A coalition of experts named Helsinki Group say dolphins are so intelligent that they should be thought of as “non-human persons” and given their own bill of rights.
Helsinki Group includes scientists, philosophers and animal welfare groups have come up with a declaration of dolphin rights which they hope will one day be enshrined in law.
This would stop them being kept in zoos and waterparks, and being attacked by fishermen.
Whales would also be elevated above other animals by the list of rules, leading to whalers being classed as murderers, the American Association for the Advancement of Science’s annual conference heard in Vancouver.
Whale watching trips would be subject to regulations which would respect the creatures’ privacy, and developers and oil companies would have to give huge consideration to the effect their projects would have on the animals’ life and culture.
Philosopher Thomas White said: “Scientific evidence is now strong enough to support the claim that dolphins are, like humans, self-aware, intelligent beings with emotions and personalities.
“Accordingly, dolphins should be regarded as <<non-human persons>> and valued as individuals. From an ethical perspective, the injury, deaths and captivity of dolphins are wrong.”
Those who drew up the bill of rights are known as the Helsinki Group and include UK members of the Whale and Dolphin Conservation Society.
Helsinki Group say that thanks to advances in science, it is clear that dolphins are extremely intelligent, complex and sensitive mammals.
The bill of rights states that every individual member of the cetacean order – whales, dolphins and porpoises – has a right to life.
It also says that no one has the right to own the creatures or to do anything that undermines their rights, freedoms or norms.
Its authors are using the Vancouver conference to try to get more scientists and members of the public on their side. They believe this is a step towards eventually persuading governments to enshrine the principles in law.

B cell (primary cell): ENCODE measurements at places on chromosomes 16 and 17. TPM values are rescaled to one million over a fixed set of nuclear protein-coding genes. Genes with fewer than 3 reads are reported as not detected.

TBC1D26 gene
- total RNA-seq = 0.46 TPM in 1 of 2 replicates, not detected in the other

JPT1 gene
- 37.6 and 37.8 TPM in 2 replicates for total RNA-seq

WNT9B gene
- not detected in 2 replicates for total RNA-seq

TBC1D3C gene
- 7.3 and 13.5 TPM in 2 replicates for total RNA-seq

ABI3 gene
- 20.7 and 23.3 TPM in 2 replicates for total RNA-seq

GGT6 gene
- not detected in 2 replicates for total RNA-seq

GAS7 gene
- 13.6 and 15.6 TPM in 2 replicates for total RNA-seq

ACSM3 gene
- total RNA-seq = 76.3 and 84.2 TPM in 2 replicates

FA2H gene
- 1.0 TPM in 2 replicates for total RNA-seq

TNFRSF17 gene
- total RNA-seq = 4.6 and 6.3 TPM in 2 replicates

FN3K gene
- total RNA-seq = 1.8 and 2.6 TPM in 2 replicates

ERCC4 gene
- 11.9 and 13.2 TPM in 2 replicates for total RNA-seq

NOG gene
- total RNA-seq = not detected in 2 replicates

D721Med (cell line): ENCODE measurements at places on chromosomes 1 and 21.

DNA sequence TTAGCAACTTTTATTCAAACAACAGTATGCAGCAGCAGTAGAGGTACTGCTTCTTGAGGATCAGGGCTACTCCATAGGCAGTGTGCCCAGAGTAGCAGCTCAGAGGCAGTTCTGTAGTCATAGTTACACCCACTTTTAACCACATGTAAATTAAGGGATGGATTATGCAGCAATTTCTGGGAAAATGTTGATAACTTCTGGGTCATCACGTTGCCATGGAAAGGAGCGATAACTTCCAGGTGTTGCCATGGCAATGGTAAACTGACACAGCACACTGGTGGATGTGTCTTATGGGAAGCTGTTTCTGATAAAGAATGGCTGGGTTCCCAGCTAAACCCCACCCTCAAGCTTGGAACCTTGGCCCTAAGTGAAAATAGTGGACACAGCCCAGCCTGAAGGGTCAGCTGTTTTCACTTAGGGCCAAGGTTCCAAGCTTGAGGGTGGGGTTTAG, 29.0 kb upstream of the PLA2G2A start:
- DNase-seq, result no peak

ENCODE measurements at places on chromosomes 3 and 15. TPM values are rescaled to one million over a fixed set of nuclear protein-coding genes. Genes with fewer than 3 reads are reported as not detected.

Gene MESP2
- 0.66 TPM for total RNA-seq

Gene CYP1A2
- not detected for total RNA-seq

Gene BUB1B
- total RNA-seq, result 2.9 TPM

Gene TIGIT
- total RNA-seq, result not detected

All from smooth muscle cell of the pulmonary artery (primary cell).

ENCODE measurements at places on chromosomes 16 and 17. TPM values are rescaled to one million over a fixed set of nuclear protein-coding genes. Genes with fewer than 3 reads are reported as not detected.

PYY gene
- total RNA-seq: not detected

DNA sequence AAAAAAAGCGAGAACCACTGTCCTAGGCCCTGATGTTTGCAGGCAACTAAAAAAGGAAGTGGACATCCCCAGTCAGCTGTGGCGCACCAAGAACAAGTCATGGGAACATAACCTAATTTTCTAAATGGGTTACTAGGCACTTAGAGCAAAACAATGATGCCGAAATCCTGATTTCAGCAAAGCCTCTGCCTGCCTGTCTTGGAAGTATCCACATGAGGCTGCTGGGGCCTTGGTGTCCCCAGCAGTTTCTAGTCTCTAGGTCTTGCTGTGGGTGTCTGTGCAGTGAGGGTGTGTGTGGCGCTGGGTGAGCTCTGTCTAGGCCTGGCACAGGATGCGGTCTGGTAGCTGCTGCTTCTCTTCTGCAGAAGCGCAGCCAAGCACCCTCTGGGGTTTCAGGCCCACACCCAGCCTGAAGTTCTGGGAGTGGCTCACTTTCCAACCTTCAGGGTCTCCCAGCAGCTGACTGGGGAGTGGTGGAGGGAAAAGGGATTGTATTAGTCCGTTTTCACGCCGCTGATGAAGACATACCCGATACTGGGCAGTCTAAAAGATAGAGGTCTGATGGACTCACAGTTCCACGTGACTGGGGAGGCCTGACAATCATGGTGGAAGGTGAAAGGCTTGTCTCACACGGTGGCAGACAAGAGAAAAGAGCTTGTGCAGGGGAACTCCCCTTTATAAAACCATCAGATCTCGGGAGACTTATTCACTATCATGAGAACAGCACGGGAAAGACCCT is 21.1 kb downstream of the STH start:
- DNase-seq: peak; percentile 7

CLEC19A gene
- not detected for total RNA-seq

When brain weight is compared with body weight, the dolphin has the second-largest brain on the planet after humans.
The conference heard that dolphins are self-aware – they can recognize themselves in the mirror.
There are also examples of them grieving for lost calves, feeding ailing pod mates and co-operating with fishermen when there is a meal in it for them.
In Laguna, Brazil, when a shoal of fish enters the lagoon, the dolphins herd it towards the fishermen. Any fish that escape their nets provide an easy meal.
At Dingle, south-west Ireland, a bottlenose nicknamed Fungi regularly entertains sightseers in boats.
Perhaps the most striking example of dolphin intelligence involves Kelly, a member of a pod at the Institute for Marine Mammal Studies in Mississippi which were rewarded with fish for clearing up litter from their pool.
Each piece of litter equated to one fish. To raise her intake of fish, Kelly tore the litter into pieces and presented them one by one.
One day, she caught a gull and was given a large haul of fish for her efforts.
She then started to use the fish she won for litter picking to lure gulls into her jaws.
She also taught the tactic to her calf, which passed it on to other youngsters in the pod.
- Given the opportunity, dolphins will watch TV and follow instructions delivered on the screen. Chimps do this only after months of training.
- Dolphins can be taught to understand human words, sentences and demands.
- Like humans, dolphins are altruistic and there are examples of them going to the aid of swimmers and surfers attacked by sharks.
- They use body language. The “side-flop”, jumping clear of the water and landing on their side, is thought to mean: “I want to go now.”
- They have regional accents, with the whistles made by those off Wales different to those living off the Irish coast.
- They have a form of adult onset diabetes but are able to turn it on and off. Learning how they do this could lead to new treatments for the human form of the condition.
- Males woo females by presenting them with gifts from bouquets of weed to sticks and lumps of marine debris.